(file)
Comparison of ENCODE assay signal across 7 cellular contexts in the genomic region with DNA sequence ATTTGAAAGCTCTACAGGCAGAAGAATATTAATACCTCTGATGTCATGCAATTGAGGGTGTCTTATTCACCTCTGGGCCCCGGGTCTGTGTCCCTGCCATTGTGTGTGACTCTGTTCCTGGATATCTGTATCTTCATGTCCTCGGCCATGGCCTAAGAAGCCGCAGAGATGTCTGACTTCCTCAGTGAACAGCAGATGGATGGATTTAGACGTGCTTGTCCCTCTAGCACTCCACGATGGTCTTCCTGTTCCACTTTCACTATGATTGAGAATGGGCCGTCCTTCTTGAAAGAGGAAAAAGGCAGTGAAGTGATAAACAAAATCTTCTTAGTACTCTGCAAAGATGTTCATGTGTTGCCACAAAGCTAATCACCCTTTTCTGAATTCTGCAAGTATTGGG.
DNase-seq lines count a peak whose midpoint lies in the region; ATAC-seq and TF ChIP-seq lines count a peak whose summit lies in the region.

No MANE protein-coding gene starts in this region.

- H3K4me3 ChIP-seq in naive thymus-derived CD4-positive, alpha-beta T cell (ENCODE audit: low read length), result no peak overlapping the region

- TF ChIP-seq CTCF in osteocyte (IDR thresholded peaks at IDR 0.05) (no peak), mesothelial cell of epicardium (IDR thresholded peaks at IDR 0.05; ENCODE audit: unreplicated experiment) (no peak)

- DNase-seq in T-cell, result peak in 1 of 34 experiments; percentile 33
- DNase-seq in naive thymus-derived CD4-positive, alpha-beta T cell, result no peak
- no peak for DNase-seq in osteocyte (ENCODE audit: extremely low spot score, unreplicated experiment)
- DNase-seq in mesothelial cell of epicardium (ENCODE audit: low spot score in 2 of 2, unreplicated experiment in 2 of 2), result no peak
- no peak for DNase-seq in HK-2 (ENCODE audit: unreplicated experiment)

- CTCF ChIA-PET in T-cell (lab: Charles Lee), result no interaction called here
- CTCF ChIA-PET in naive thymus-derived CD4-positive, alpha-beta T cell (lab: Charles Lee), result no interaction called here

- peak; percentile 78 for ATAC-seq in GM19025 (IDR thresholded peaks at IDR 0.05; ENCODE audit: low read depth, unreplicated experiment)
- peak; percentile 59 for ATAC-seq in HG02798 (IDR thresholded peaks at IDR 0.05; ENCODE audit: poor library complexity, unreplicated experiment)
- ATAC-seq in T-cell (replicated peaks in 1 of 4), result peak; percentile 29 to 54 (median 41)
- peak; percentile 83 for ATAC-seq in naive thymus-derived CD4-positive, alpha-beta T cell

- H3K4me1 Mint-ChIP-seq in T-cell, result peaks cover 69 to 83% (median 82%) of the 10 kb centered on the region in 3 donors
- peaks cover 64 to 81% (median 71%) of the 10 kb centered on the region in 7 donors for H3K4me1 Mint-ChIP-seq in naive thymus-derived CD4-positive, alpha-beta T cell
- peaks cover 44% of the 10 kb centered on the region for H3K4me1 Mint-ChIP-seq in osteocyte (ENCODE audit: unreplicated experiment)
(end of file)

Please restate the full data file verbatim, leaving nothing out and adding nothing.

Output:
Comparison of ENCODE assay signal across 7 cellular contexts in the genomic region with DNA sequence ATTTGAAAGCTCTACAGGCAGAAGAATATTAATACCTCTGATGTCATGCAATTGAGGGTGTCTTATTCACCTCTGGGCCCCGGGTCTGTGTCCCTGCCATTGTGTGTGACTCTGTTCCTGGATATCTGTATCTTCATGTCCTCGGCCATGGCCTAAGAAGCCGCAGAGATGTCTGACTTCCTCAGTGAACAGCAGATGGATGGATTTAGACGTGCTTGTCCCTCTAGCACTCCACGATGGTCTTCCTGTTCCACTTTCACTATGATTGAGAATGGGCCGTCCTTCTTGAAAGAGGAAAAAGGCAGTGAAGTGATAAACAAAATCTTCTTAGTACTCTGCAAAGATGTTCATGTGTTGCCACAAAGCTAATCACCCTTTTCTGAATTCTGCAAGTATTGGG.
DNase-seq lines count a peak whose midpoint lies in the region; ATAC-seq and TF ChIP-seq lines count a peak whose summit lies in the region.

No MANE protein-coding gene starts in this region.

- H3K4me3 ChIP-seq in naive thymus-derived CD4-positive, alpha-beta T cell (ENCODE audit: low read length), result no peak overlapping the region

- TF ChIP-seq CTCF in osteocyte (IDR thresholded peaks at IDR 0.05) (no peak), mesothelial cell of epicardium (IDR thresholded peaks at IDR 0.05; ENCODE audit: unreplicated experiment) (no peak)

- DNase-seq in T-cell, result peak in 1 of 34 experiments; percentile 33
- DNase-seq in naive thymus-derived CD4-positive, alpha-beta T cell, result no peak
- no peak for DNase-seq in osteocyte (ENCODE audit: extremely low spot score, unreplicated experiment)
- DNase-seq in mesothelial cell of epicardium (ENCODE audit: low spot score in 2 of 2, unreplicated experiment in 2 of 2), result no peak
- no peak for DNase-seq in HK-2 (ENCODE audit: unreplicated experiment)

- CTCF ChIA-PET in T-cell (lab: Charles Lee), result no interaction called here
- CTCF ChIA-PET in naive thymus-derived CD4-positive, alpha-beta T cell (lab: Charles Lee), result no interaction called here

- peak; percentile 78 for ATAC-seq in GM19025 (IDR thresholded peaks at IDR 0.05; ENCODE audit: low read depth, unreplicated experiment)
- peak; percentile 59 for ATAC-seq in HG02798 (IDR thresholded peaks at IDR 0.05; ENCODE audit: poor library complexity, unreplicated experiment)
- ATAC-seq in T-cell (replicated peaks in 1 of 4), result peak; percentile 29 to 54 (median 41)
- peak; percentile 83 for ATAC-seq in naive thymus-derived CD4-positive, alpha-beta T cell

- H3K4me1 Mint-ChIP-seq in T-cell, result peaks cover 69 to 83% (median 82%) of the 10 kb centered on the region in 3 donors
- peaks cover 64 to 81% (median 71%) of the 10 kb centered on the region in 7 donors for H3K4me1 Mint-ChIP-seq in naive thymus-derived CD4-positive, alpha-beta T cell
- peaks cover 44% of the 10 kb centered on the region for H3K4me1 Mint-ChIP-seq in osteocyte (ENCODE audit: unreplicated experiment)